Patrick M. Rose Sr., the retired Boston police union president charged with sexually abusing six people when they were children, was found by an internal affairs investigation to have broken the law regarding the first-known claim made in 1995, according to The Boston Globe. He kept his badge anyway, continuing to interact with kids as part of his job as a patrol officer, and went onto run the patrolman’s union.
A boy, then 12, had claimed Rose abused him. The patrolman accordingly faced charges for indecent assault and battery of a child under 14. Prosecutors dropped it on May 7, 1996. Now the state asserts the child recanted because of pressure from Rose.
That criminal case went nowhere in the 1990s, but internal affairs determined Rose did break the law. It is unclear if he even got in trouble for it in any way. The police department has refused to release the records from the internal affairs file. The administration of former mayor Martin J. Walsh (D), who is now Secretary of Labor in the Biden administration, asserted it would not be possible to redact documents to protect victim identities under a law to shield people who experienced sexual assault and domestic violence. Acting Mayor Kim Janey (D) promised more transparency.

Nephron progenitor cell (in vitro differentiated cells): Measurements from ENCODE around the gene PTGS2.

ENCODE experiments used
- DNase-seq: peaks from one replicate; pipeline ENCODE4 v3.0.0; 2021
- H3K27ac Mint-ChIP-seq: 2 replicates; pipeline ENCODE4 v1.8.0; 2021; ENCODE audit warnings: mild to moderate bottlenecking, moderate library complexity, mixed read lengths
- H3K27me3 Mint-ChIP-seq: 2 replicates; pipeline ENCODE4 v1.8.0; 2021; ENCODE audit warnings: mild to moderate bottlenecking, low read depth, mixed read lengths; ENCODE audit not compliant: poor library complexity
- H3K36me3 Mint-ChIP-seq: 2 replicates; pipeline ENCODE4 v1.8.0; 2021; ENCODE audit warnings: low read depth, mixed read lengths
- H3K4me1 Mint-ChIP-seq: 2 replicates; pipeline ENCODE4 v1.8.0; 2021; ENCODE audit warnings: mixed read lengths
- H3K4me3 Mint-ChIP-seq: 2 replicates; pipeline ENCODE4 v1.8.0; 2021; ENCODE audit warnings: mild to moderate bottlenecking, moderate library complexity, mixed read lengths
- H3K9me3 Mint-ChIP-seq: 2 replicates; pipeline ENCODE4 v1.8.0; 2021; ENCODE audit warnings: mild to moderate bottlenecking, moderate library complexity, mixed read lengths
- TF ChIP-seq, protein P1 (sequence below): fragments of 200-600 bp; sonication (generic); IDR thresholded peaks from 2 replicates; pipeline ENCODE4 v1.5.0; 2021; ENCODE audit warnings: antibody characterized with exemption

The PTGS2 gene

After the 1995 allegation, Rose would go onto interact with young children in cases including rape, gave a child with a special needs a ride home in his police car, and testified as the arresting officer in a child sexual assault case.
But now the defendant–who allegedly described himself as a “monster”–is charged in Suffolk Superior Court with abusing a total of six children, including the daughter of the now-grown survivor of the first incident. Ages ranged from 7 to 16.
“My client maintains his innocence to all of the charges that have been brought against him and he maintains his innocence to what was alleged to have transpired back in 1995,” attorney William J. Keefe said in the Globe report.
[Screengrabs via WBZ]
Have a tip we should know? [email protected]